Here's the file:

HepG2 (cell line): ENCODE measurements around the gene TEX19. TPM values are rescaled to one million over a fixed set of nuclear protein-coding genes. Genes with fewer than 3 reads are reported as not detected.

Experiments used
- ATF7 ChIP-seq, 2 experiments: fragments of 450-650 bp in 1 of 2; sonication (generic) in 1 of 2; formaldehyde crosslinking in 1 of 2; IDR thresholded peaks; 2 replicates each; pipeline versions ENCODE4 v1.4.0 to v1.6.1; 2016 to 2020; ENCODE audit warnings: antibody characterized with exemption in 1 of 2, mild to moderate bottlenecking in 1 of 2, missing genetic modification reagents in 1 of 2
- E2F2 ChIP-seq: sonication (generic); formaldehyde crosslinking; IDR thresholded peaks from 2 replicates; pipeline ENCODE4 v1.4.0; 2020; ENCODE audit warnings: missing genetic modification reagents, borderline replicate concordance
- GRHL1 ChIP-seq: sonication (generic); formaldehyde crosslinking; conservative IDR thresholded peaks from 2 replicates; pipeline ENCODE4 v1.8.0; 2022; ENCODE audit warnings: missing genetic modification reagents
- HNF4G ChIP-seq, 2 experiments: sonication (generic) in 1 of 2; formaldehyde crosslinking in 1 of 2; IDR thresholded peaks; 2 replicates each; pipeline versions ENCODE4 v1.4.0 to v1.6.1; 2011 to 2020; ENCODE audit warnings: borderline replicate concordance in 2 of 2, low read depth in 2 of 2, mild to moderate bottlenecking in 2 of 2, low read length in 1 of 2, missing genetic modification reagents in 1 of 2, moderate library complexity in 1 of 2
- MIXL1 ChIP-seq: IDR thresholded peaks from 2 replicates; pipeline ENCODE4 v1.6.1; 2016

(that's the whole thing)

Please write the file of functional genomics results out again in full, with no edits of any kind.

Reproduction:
HepG2 (cell line): ENCODE measurements around the gene TEX19. TPM values are rescaled to one million over a fixed set of nuclear protein-coding genes. Genes with fewer than 3 reads are reported as not detected.

Experiments used
- ATF7 ChIP-seq, 2 experiments: fragments of 450-650 bp in 1 of 2; sonication (generic) in 1 of 2; formaldehyde crosslinking in 1 of 2; IDR thresholded peaks; 2 replicates each; pipeline versions ENCODE4 v1.4.0 to v1.6.1; 2016 to 2020; ENCODE audit warnings: antibody characterized with exemption in 1 of 2, mild to moderate bottlenecking in 1 of 2, missing genetic modification reagents in 1 of 2
- E2F2 ChIP-seq: sonication (generic); formaldehyde crosslinking; IDR thresholded peaks from 2 replicates; pipeline ENCODE4 v1.4.0; 2020; ENCODE audit warnings: missing genetic modification reagents, borderline replicate concordance
- GRHL1 ChIP-seq: sonication (generic); formaldehyde crosslinking; conservative IDR thresholded peaks from 2 replicates; pipeline ENCODE4 v1.8.0; 2022; ENCODE audit warnings: missing genetic modification reagents
- HNF4G ChIP-seq, 2 experiments: sonication (generic) in 1 of 2; formaldehyde crosslinking in 1 of 2; IDR thresholded peaks; 2 replicates each; pipeline versions ENCODE4 v1.4.0 to v1.6.1; 2011 to 2020; ENCODE audit warnings: borderline replicate concordance in 2 of 2, low read depth in 2 of 2, mild to moderate bottlenecking in 2 of 2, low read length in 1 of 2, missing genetic modification reagents in 1 of 2, moderate library complexity in 1 of 2
- MIXL1 ChIP-seq: IDR thresholded peaks from 2 replicates; pipeline ENCODE4 v1.6.1; 2016